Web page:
The objective of this proposal is to complete development of a long-term, universal Apical Access System (AAS) to improve clinical outcomes and expand the role of left ventricular assist device (LVAD) therapy. The treatment of end stage heart failure (HF) is the greatest challenge, both clinically and economically to the U.S. health care system today. With >800,000 people suffering with end stage HF and only 2,300 heart transplants and 4,600 LVADs implanted annually there is large a population underserved. LVAD implantation requires a major operative procedure with significant peri- and post-operative bleeding complications, mortality, and treatment costs. APK Advanced Medical Technologies, Inc. AAS System will allow current LVADs and future """"""""Mini-VADs"""""""" to be implanted suture-less through a minimally invasive incision without placing the patient on cardiopulmonary bypass (CPB). By eliminating CPB, reducing access time and reducing bleeding, a significant and measurable impact on patient health and procedural cost will be achieved. The different components of the AAS System have been tested previously on the bench, in FEA computational models, and through acute and chronic (up to 12 weeks) animal experiments with positive results.
The specific aims of the current proposal are: Phase I-Aim 1: Complete fabrication of the integrated components for the re-designed AAS System and demonstrate feasibility for LVAD therapy in acute bovine model (n=2) and human cadaver (n=2). Phase II-Aim 1: Complete the engineering development and design freeze of the LVAD AAS in compliance with Good Manufacturing Practices (GMP) specifications for a human implant quality system.
Aim 2 : Demonstrate safety and efficacy of the AAS System by completing risk analysis driven validation and verification testing. Testing to include: 600 Millio cycle fatigue, leakage/burst testing in pressurized hearts, Finite element analysis of anchoring components, sterilization validation and biocompatibility, anatomical fit and surgical procedure study (human cadaver, n=8), and in vivo acute (n=6), 14-day (n=6), and 30-day (n=6) in a chronic bovine model with HM II (Thoratec) and HVAD (HeartWare) devices. Successful outcomes will be quantified by metrics to include;incision size, ease of use, implantation time, blood loss, durability (fatigue on clinical-grade components), need for CPB, conformance to biocompatibility and sterilization ISO standards, and secure connection without air entrainment or leakage.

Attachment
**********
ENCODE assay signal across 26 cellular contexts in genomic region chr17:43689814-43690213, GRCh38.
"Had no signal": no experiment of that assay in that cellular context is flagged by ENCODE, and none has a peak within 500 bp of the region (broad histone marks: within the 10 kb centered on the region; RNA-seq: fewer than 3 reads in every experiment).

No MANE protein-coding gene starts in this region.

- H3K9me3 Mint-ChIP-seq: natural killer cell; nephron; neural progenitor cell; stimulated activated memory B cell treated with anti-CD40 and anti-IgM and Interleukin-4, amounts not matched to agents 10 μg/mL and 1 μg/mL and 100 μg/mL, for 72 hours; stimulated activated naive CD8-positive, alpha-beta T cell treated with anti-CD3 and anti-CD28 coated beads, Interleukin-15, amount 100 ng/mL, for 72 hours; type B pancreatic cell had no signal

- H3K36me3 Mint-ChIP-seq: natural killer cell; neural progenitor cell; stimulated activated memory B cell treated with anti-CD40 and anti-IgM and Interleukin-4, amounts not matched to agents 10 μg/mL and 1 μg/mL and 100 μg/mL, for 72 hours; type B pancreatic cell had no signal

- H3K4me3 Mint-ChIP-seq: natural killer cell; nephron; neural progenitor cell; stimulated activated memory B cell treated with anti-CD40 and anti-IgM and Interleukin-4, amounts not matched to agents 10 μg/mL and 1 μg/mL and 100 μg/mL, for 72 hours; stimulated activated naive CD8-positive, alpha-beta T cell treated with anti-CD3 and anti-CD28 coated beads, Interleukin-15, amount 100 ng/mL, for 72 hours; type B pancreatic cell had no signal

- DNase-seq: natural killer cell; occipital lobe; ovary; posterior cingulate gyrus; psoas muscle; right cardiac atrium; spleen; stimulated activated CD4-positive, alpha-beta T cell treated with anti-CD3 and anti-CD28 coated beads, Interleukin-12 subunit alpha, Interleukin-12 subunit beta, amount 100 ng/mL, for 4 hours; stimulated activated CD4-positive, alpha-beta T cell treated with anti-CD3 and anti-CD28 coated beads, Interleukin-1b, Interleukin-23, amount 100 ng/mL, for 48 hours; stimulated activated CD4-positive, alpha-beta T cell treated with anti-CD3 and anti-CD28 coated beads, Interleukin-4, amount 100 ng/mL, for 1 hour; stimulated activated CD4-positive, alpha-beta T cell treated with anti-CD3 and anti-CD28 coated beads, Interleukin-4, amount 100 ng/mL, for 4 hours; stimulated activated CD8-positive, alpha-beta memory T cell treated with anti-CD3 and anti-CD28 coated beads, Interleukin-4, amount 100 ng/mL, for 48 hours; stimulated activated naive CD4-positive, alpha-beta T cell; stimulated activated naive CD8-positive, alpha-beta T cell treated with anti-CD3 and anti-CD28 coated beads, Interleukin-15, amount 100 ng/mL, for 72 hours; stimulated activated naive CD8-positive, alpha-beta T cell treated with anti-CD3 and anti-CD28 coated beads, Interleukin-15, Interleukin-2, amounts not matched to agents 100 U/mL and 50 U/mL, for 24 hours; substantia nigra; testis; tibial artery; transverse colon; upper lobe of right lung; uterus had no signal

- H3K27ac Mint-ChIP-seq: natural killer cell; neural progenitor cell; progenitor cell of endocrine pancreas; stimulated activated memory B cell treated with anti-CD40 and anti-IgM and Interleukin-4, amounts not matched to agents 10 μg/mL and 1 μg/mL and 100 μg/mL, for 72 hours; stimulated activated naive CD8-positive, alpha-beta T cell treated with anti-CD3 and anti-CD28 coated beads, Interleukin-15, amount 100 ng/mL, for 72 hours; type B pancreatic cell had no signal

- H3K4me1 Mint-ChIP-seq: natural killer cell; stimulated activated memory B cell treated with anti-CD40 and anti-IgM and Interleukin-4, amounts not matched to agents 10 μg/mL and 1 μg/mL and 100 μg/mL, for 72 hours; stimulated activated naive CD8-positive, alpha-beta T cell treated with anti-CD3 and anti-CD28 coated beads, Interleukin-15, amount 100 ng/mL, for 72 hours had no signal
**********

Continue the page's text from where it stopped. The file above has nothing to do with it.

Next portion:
Aim 3 : Demonstrate long-term safety and reliability of the LVAD AAS in 30-day pre-GLP (n=2) and GLP (n=4) chronic bovine model study to support an IDE application for a clinical trial in patients with advanced heart failure receiving LVAD implantation only. The successful execution of this SBIR project will lead to development of a new clinical paradigm in the treatment of HF. Specifically the AAS will reduce surgical complexity and make LVAD therapy affordable leading to improved patient outcomes and quality of life. Ultimately, clinical acceptance to treat earlier stage HF patients and expansion into global markets can be achieved.
APK Advanced Medical Technologies, Inc. Apical Access System (AAS) with universal connector enables a suture-less surgical implantation of left ventricular assist device (LVAD) on the beating heart via a minimally invasive approach, which represents a new clinical paradigm in the treatment of heart failure (HF) with LVAD therapy. The AAS approach will reduce blood loss, procedure time, patient morbidity and mortality, and cost of care that will lead to clinical acceptance in earlier stage HF patients and widespread use in global markets.
|Koenig, Steven C; Jimenez, Jorge H; West, Seth D et al. (2014) Early feasibility testing and engineering development of a sutureless beating heart connector for left ventricular assist devices. ASAIO J 60:617-25|